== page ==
Earlier this year, Florida concealed handgun permit holder Robert G.Webster and his wife were returning home from a visit to the doctor when he got into a confrontation with neighbor and fellow concealed handgun permit holder Charles E. Ingram, 57. According to witnesses, as the argument escalated Webster, 63, walked out of his yard with a handgun at his side and then raised it. Ingram, who had also left his yard, standing in the sidewalk and street, raised his handgun as Webster approached. Both men fired at approximately the same time. Webster died at the scene. Ingram died less than a month later from wounds inflicted by Webster. Detectives investigating the shooting concluded that both men might have faced criminal charges had they lived.
So much for the promise, first offered by Robert Heinlein and faithfully trumpeted by CCW (Carrying Concealed Weapon) aficionados, that "An armed society is a polite society. Manners are good when one may have to back up his acts with his life." The reality is that when Webster and Ingram faced each other armed, they didn't magically transform into Sunshine State renditions of the painfully polite Alphonse and Gaston. Instead, each pulled the trigger of his handgun to successfully kill the other.
The deaths of Webster and Ingram are just two of the killings contained in the August update to the Violence Policy Center's Concealed Carry Killers website.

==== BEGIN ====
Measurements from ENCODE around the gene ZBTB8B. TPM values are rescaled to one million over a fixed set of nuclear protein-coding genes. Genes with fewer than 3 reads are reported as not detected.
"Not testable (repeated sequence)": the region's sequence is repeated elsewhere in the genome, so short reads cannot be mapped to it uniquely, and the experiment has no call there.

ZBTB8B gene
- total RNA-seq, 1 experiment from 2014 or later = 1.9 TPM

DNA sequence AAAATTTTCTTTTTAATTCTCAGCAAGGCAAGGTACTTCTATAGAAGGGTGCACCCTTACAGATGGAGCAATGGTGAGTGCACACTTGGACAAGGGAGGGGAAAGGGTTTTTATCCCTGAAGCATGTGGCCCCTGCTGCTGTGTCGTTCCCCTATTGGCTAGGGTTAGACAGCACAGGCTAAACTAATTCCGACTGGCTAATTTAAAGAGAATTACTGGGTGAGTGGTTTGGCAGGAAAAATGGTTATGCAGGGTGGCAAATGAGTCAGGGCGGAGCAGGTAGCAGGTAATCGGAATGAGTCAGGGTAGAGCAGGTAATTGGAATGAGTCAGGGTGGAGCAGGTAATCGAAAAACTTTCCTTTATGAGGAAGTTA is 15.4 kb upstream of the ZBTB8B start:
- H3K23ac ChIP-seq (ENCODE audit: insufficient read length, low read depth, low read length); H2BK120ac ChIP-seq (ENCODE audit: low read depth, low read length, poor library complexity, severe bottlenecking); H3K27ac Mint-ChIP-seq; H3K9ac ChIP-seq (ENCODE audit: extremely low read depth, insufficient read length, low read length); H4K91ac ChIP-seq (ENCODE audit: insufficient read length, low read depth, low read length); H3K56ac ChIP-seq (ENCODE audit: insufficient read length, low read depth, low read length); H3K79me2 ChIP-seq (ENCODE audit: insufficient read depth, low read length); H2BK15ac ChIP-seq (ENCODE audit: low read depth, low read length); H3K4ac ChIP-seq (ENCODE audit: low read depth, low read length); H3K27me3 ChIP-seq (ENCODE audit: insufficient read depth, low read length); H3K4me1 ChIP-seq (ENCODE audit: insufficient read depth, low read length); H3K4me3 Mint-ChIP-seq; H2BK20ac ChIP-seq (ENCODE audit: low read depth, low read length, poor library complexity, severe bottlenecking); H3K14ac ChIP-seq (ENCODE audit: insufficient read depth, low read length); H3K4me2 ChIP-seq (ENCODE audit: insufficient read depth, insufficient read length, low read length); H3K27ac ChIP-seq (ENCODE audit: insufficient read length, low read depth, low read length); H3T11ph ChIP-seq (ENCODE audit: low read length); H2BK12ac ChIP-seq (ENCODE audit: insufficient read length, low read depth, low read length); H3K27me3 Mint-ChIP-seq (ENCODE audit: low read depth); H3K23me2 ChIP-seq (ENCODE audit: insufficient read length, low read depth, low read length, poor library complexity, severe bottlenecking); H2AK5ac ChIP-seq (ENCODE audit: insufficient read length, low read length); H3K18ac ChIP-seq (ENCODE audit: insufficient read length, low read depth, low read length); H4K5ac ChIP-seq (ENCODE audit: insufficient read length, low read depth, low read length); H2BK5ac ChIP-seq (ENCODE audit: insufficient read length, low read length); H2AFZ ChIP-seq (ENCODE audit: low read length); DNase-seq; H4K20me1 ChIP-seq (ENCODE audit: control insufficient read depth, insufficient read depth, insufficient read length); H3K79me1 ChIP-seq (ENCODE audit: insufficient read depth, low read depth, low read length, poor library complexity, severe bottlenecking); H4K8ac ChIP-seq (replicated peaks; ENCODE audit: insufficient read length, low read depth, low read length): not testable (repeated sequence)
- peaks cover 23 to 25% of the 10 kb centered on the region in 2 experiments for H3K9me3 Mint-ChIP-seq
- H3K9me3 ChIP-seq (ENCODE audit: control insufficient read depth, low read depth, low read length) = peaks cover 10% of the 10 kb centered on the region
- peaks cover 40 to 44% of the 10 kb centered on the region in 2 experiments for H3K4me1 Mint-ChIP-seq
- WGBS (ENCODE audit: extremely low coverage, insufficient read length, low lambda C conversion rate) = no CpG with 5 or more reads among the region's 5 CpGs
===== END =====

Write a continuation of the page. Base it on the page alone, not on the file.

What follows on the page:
Since May 2007, concealed handgun permit holders have killed at least 189 individuals--including nine law enforcement officers--in 26 states. Of the 114 incidents that resulted in the deaths, in more than half (63 incidents) the concealed handgun permit holder has already been convicted, committed suicide after the shooting, or was killed in the incident. Of the 51 cases still pending, the vast majority (44) of concealed handgun permit holders have been charged with criminal homicide, two were deemed incompetent to stand trial, two incidents were unintentional shootings, and three incidents are still under investigation. Of the 114 incidents, 16 were mass shootings where concealed handgun permit holders claimed the lives of 65 victims.
New incidents added this month include:
In July 2010, Michigan concealed handgun permit holder Justin Luckhardt, 32, shot and killed Kim Luchie, 25, at the Cabin bar in what was described as a "jealous, race-fueled rage" before taking his own life. Luckhardt, who was separated from his wife and was convinced she had an African-American boyfriend, had spent his day drinking and playing golf when he saw Luchie, an African-American, drinking with Luckhardt's sister-in-law. Luckhardt shot and killed Luchie with a .357 Glock pistol. Luchie, who had a long-time girlfriend, was not romantically involved with Luckhardt's wife or his in-laws. Luckhardt then left the bar, crashed his car, and fatally shot himself.
In July 2009, Alabama concealed handgun permit holder Laquintta Turk, 23, shot and killed Rosetia Smith, 24, in a parking lot. The shooting occurred during a confrontation involving two other women--Tiffany Allen and Lashan Catlin, both 23--over the fact that Allen's sister had had a baby with Catlin's ex-high school boyfriend. Each woman had arrived in a separate car with additional passengers, including friends and children. As Catlin and Smith fought, Turk shot Smith. The fatal bullet landed at the foot of Smith's oldest child. During Turk's trial, Prosecutor Mike Philpott told jurors, "This is a case about a woman who brought a gun to a fist fight, and the tragedy that resulted." Turk was convicted of reckless murder and faces up to life in prison. Turk and Smith did not know each other.
Perhaps that's why it's called science fiction.